Your goals are like signposts that will keep you on track. Identifying these signposts will prevent you from straying, wasting your time, energy, and resources.
Note: Motives and goals are related, but not the same. If you think of your goal as hitting the bulls-eye on a target, your motive would be why you want to hit the target.
What Are My Needs?
Everyone is different. Some need more and some need less. Some will prefer one thing, while others, another thing. That is the nature of being human. Even family members and close friends may have very different needs. Some needs seem trivial and some seem undeniable . But know this: All needs are valid. Do not feel bad if your needs seem silly. A need is a need and we all have them.
Try This: To help identify your needs take note of your life for a month. Write down what you do each day. Identify specific areas to keep account of. Some needs, such as health care needs and access to certain facilities, will be obvious. But also consider areas such as your spending habits, eating habits, cleanliness, social habits and entertainment habits.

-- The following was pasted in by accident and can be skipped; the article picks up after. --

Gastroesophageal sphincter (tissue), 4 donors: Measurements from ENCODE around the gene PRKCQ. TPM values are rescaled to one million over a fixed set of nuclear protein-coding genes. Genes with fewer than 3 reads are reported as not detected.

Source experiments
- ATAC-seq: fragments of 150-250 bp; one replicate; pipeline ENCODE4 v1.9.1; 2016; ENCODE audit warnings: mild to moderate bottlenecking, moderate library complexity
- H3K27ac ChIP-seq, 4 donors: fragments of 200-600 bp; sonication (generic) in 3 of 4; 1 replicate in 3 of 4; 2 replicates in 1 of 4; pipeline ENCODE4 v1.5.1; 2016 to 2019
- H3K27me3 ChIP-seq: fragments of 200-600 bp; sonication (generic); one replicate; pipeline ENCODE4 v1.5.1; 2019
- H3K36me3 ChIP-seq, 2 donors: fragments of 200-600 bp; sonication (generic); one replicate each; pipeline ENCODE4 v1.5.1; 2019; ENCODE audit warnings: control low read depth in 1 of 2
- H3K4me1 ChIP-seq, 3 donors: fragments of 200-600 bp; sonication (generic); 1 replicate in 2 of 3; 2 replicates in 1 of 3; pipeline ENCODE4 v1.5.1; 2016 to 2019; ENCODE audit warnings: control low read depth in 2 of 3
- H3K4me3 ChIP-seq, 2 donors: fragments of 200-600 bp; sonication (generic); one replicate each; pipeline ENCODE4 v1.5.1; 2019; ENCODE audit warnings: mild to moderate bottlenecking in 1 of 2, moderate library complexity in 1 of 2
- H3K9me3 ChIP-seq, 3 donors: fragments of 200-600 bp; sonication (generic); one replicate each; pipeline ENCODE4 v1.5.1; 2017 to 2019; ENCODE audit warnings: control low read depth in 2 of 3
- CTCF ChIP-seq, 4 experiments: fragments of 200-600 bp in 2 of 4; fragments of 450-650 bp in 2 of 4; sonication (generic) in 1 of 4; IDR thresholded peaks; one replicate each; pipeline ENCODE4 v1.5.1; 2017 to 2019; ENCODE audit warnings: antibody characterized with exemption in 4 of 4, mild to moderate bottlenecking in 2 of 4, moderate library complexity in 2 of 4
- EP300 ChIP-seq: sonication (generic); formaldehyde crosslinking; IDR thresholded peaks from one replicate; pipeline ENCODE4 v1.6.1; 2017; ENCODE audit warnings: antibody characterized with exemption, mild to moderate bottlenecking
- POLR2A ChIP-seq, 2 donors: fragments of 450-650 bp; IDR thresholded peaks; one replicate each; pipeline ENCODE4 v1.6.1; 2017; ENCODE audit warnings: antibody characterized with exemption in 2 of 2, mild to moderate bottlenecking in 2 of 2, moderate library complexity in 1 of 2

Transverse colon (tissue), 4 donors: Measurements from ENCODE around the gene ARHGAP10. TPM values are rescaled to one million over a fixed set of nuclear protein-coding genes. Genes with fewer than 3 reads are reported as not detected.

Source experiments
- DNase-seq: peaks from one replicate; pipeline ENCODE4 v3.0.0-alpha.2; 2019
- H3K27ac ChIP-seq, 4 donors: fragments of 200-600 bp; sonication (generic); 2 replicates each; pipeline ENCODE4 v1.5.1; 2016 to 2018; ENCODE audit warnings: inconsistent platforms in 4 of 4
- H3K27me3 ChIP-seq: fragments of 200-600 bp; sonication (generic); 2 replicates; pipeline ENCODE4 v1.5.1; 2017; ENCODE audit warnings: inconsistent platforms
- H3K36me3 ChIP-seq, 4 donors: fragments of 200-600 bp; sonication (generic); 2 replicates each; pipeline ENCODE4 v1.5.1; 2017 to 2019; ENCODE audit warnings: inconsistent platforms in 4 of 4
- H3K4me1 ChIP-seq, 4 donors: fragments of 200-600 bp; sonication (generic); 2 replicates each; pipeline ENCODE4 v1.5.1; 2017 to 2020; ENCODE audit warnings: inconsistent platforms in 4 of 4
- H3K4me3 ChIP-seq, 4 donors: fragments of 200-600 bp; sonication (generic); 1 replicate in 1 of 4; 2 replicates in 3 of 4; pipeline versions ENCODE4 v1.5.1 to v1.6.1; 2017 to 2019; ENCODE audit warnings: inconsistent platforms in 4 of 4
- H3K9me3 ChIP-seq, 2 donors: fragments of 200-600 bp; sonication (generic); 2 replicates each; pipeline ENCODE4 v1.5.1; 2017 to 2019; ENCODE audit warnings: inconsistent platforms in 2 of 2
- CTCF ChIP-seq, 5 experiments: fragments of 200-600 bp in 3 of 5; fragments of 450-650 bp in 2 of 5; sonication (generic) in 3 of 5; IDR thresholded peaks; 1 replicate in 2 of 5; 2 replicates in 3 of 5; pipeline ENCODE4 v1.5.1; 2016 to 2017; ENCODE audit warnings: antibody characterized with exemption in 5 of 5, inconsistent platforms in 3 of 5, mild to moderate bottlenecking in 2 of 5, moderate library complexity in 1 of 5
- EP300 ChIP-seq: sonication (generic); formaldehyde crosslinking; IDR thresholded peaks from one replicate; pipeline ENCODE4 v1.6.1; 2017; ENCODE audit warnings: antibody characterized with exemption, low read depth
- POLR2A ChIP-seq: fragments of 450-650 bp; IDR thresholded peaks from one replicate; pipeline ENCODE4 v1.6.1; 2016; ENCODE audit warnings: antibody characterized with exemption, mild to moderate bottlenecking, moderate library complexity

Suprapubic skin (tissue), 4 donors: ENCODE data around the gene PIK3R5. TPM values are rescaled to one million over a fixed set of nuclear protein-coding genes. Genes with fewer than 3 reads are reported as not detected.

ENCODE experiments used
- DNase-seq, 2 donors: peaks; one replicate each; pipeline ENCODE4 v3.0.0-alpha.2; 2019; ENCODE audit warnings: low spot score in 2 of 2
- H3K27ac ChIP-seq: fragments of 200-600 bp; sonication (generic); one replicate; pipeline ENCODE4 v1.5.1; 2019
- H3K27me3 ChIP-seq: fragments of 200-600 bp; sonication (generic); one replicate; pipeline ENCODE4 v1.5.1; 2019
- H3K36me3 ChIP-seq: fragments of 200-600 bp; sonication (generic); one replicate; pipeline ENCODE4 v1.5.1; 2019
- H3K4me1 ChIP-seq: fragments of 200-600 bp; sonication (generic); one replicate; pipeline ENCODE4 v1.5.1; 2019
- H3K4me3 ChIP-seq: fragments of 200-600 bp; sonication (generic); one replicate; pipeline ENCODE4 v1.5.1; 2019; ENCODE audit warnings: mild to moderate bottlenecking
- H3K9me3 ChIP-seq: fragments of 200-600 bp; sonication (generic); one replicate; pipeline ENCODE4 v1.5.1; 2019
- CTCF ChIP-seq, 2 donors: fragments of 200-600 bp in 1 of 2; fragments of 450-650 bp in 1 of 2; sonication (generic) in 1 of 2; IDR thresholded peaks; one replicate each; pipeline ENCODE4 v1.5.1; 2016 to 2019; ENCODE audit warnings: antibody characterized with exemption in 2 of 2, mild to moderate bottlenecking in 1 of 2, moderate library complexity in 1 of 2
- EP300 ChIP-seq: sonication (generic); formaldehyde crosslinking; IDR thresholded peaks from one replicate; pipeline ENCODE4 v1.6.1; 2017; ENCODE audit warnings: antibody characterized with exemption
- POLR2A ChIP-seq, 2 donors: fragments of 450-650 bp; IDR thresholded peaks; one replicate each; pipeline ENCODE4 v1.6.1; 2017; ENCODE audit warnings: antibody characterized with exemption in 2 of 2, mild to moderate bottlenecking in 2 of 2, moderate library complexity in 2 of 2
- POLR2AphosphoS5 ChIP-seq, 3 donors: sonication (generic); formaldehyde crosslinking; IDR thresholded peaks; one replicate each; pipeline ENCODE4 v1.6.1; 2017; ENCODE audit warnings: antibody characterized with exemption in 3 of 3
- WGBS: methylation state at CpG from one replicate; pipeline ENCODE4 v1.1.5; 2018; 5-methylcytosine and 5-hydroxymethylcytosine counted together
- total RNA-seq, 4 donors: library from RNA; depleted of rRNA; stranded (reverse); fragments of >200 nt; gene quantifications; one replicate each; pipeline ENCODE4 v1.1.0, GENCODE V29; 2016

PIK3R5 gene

Then Ask Yourself: What do I notice about my habits and my needs? Imagine what life would be like without certain items or services. Would I be able to adapt? What parts of my life are being handled by someone else? Am I willing and/or able to do these things myself?
Who Will This Impact?
No man is an island. Make sure to take into account the impact your move will have on others.